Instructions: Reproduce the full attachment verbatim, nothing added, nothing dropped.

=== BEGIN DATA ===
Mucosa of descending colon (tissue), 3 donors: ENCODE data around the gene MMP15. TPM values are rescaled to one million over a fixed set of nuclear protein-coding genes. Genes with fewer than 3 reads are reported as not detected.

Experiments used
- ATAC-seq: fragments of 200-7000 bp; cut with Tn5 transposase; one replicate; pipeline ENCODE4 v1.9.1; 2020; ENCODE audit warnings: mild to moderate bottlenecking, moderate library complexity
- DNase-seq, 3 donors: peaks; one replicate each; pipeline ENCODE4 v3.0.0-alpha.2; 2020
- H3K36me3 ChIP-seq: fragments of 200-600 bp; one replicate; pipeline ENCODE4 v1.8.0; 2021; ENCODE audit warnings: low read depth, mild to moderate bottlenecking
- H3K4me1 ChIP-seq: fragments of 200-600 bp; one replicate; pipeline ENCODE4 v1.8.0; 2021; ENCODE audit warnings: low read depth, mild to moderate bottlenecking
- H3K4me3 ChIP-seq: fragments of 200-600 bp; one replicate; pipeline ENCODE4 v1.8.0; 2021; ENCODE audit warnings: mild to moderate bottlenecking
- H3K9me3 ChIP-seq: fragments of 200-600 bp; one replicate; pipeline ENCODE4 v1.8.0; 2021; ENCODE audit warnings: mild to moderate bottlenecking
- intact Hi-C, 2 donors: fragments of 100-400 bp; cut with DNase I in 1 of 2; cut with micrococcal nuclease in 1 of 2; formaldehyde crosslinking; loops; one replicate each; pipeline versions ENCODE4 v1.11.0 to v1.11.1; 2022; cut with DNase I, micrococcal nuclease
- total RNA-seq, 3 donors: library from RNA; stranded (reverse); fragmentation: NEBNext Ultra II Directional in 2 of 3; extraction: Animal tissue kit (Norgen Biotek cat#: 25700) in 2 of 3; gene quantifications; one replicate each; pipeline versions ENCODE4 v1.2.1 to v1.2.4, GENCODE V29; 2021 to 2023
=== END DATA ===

Mucosa of descending colon (tissue), 3 donors: ENCODE data around the gene MMP15. TPM values are rescaled to one million over a fixed set of nuclear protein-coding genes. Genes with fewer than 3 reads are reported as not detected.

Experiments used
- ATAC-seq: fragments of 200-7000 bp; cut with Tn5 transposase; one replicate; pipeline ENCODE4 v1.9.1; 2020; ENCODE audit warnings: mild to moderate bottlenecking, moderate library complexity
- DNase-seq, 3 donors: peaks; one replicate each; pipeline ENCODE4 v3.0.0-alpha.2; 2020
- H3K36me3 ChIP-seq: fragments of 200-600 bp; one replicate; pipeline ENCODE4 v1.8.0; 2021; ENCODE audit warnings: low read depth, mild to moderate bottlenecking
- H3K4me1 ChIP-seq: fragments of 200-600 bp; one replicate; pipeline ENCODE4 v1.8.0; 2021; ENCODE audit warnings: low read depth, mild to moderate bottlenecking
- H3K4me3 ChIP-seq: fragments of 200-600 bp; one replicate; pipeline ENCODE4 v1.8.0; 2021; ENCODE audit warnings: mild to moderate bottlenecking
- H3K9me3 ChIP-seq: fragments of 200-600 bp; one replicate; pipeline ENCODE4 v1.8.0; 2021; ENCODE audit warnings: mild to moderate bottlenecking
- intact Hi-C, 2 donors: fragments of 100-400 bp; cut with DNase I in 1 of 2; cut with micrococcal nuclease in 1 of 2; formaldehyde crosslinking; loops; one replicate each; pipeline versions ENCODE4 v1.11.0 to v1.11.1; 2022; cut with DNase I, micrococcal nuclease
- total RNA-seq, 3 donors: library from RNA; stranded (reverse); fragmentation: NEBNext Ultra II Directional in 2 of 3; extraction: Animal tissue kit (Norgen Biotek cat#: 25700) in 2 of 3; gene quantifications; one replicate each; pipeline versions ENCODE4 v1.2.1 to v1.2.4, GENCODE V29; 2021 to 2023